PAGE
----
The Washington State Library is open from 10 a.m. - 4 p.m. M-F (closed state holidays) for research appointments and walk-in customers. Click for details here.

Letters About Literature

Dear Ms. Lee,

This summer my grandparents flew from South Korea into Seattle for a month-long stay with my family. It was the first time I had seen them in four years. We rarely visit my extended family in Korea, but somehow, I was simultaneously excited and terrified by their arrival. At first, I wasn’t sure what to say or how to act around them. How did one interact with people so closely related but so distant? I feared that I might remain aloof for an entire month. But as I spent more and more time with my grandparents, I was reminded of your story of respect and sacrifice, and I soon gained a new respect for both my grandparents and my parents that forged a deeper connection between us.

As a Korean, you know our customs on special occasions, one of which is the ceremony called “jeol,” in which the younger generation performs a special bow for the generation above, as a sign of great respect. My family agreed that my grandparents’ safe arrival was such a special occasion. So we gathered in the living room with my grandparents sitting cross-legged on the floor. My parents and I bowed as one, and as I prostrated myself before my grandparents, kneeling slowly with my head down, hands joined, I began to wonder: how could I, who have only spent a tiny fraction of my life with my grandparents, come to respect them for any other reason than because they are my grandparents? Not having given much thought to my limited relationship with my grandparents, I now desperately wanted to make sure that I didn’t lose my already tenuous grasp on my culture, the story of my family.

I was reminded of your book, Quiet Odyssey by one of the stories that my grandfather told me in between the halves of a World Cup soccer match. He told me about the rest of our family in North Korea; my grandfather was studying law in college in Seoul when the Korean War broke out and he was unable to return to his family. Much like the isolation my grandfather faced in Seoul, you had to start from scratch in America, without the foundation of family or someplace to genuinely call home. Nevertheless, as you say, your family showed “a strong, quiet courage in the face of danger”. I admired your struggle to live isolated from your extended family and as an outsider in a foreign country. Your father always found some work to do, no matter how exhausted he was, whether it was picking fruit, or mining for quicksilver. You realized the value of your own education and were willing to wake up before the sun did in order to finance it. And all the while, you never forgot your family, and recognized the sacrifice that your father made when he was slowly poisoned by the mercury in the mine, when your husband became ill from his strenuous work in the rice fields. Through your stories I began to understand my own grandfather’s struggle to live without his own family and that brought us closer together.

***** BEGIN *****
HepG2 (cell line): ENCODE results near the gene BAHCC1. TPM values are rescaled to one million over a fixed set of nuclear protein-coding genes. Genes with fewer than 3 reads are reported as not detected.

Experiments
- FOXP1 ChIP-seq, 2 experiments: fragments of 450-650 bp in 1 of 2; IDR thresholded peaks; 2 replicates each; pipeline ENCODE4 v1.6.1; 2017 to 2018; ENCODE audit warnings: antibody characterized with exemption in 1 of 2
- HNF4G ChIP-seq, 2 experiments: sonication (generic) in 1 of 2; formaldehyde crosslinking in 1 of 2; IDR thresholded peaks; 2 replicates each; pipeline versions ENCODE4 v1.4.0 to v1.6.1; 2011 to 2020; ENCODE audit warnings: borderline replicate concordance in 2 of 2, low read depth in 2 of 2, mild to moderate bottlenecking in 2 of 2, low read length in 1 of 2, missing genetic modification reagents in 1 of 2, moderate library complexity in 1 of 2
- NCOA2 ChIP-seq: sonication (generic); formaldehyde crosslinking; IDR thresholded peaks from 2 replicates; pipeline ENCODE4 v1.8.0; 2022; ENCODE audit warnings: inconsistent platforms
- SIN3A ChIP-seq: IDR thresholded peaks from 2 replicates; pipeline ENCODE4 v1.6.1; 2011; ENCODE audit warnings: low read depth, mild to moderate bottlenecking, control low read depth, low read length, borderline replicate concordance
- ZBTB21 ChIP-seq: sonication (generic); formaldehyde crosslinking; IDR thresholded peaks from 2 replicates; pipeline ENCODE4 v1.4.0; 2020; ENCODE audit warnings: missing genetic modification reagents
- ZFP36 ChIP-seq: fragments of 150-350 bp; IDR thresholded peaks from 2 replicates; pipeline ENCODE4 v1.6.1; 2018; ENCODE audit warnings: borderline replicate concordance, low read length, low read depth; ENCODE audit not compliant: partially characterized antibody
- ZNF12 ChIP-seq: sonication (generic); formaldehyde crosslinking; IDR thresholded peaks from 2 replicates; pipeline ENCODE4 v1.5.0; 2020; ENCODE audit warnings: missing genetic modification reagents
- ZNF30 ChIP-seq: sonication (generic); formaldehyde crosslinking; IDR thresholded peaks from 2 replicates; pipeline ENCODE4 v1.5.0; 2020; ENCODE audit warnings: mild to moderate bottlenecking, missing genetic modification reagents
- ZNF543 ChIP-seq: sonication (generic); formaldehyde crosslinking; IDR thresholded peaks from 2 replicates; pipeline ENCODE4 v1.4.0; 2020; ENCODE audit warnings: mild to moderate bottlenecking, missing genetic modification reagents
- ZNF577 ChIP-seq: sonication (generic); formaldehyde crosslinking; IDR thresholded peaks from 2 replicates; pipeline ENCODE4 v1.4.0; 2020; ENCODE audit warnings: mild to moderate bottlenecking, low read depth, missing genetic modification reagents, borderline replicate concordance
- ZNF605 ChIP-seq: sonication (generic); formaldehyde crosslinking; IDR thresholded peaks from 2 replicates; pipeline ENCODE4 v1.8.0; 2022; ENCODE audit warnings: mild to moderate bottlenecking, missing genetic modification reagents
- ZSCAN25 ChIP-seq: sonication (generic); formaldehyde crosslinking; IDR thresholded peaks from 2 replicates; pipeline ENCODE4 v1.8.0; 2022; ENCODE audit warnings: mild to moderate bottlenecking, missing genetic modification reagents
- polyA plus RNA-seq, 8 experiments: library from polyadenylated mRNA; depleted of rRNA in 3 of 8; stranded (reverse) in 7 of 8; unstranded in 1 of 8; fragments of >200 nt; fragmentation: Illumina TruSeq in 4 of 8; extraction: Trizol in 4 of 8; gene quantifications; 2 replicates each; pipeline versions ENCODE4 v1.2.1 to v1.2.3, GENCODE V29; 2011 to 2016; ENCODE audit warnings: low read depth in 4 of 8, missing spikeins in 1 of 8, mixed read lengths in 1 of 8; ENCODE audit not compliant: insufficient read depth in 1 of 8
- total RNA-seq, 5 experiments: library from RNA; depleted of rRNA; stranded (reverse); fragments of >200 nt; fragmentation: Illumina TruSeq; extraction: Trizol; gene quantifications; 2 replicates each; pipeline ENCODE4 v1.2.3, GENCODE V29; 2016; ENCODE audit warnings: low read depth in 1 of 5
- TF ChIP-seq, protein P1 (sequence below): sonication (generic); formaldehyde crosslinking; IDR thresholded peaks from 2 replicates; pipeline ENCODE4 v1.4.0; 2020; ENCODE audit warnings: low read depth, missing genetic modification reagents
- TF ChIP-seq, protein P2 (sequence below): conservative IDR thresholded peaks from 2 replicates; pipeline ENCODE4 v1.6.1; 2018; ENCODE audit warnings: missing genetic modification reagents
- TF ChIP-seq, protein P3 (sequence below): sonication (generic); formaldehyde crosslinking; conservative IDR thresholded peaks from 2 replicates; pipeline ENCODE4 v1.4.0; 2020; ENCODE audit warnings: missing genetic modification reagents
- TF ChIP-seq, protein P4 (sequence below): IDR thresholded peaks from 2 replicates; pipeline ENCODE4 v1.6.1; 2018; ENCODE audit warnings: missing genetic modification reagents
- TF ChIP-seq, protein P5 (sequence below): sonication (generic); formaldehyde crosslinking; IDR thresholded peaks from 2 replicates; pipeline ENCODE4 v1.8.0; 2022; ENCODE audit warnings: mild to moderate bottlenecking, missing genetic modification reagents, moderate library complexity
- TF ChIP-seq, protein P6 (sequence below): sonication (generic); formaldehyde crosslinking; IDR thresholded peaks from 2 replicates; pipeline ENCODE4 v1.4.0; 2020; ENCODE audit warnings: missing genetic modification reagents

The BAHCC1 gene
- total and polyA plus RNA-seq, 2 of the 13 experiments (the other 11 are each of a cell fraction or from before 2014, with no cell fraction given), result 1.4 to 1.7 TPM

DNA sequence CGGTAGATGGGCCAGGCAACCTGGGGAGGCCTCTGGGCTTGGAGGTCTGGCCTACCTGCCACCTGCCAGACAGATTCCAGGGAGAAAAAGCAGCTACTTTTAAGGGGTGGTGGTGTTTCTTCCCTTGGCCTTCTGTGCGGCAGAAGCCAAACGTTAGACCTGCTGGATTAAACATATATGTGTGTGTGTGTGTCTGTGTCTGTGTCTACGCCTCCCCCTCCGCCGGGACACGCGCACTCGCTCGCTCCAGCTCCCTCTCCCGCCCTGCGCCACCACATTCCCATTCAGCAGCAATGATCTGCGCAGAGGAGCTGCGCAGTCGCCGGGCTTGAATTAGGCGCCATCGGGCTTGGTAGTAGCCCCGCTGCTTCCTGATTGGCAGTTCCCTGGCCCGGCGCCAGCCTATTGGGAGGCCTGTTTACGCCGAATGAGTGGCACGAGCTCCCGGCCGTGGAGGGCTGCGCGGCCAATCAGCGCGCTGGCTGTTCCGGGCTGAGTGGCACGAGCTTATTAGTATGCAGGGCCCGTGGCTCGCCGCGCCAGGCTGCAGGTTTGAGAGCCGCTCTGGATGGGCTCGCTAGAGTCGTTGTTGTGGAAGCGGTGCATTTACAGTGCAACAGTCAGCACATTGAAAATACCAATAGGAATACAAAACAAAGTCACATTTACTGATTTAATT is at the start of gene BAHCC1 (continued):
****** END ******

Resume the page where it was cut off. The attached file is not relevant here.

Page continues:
At the same time, your story helped me to understand my parents’ struggles and shed light upon a gap that I never knew existed. Before reading your book, I hadn’t given a thought to the journey my parents made from South Korea to America. Even though they arrived without having to endure the same hardships that you faced, I was nevertheless able to hear my parents’ story deep within yours. My parents left behind a foundation of comfort in which they could have stayed for a place where they would be far from their own family and friends. You and your parents departed from your pioneering grandmother, for a land completely foreign and strange. I have yet to fully understand my parents’ sacrifice at all, but now I recognize that the path to my life in America was not easy, that my parents and their parents gave up much to give me what I have now.

Through your story, Ms. Lee, I was able to make sense of the great odyssey of life, complete with the struggles that must be overcome and the sacrifices to be made. Your family could have given up, tired of moving around and not finding better work, but you pressed onward, just as my parents and my grandparents did when they found themselves beset with isolation and sadness. The knowledge that people so close to me continue to forge on in their own odyssey, keeps me going when I feel defeated and discouraged, for it is as you say: “a good firm foundation has been laid on which our future generations will find it easier to build their dreams”. Thank you for helping me to become closer to my family’s quiet odyssey.


John Kang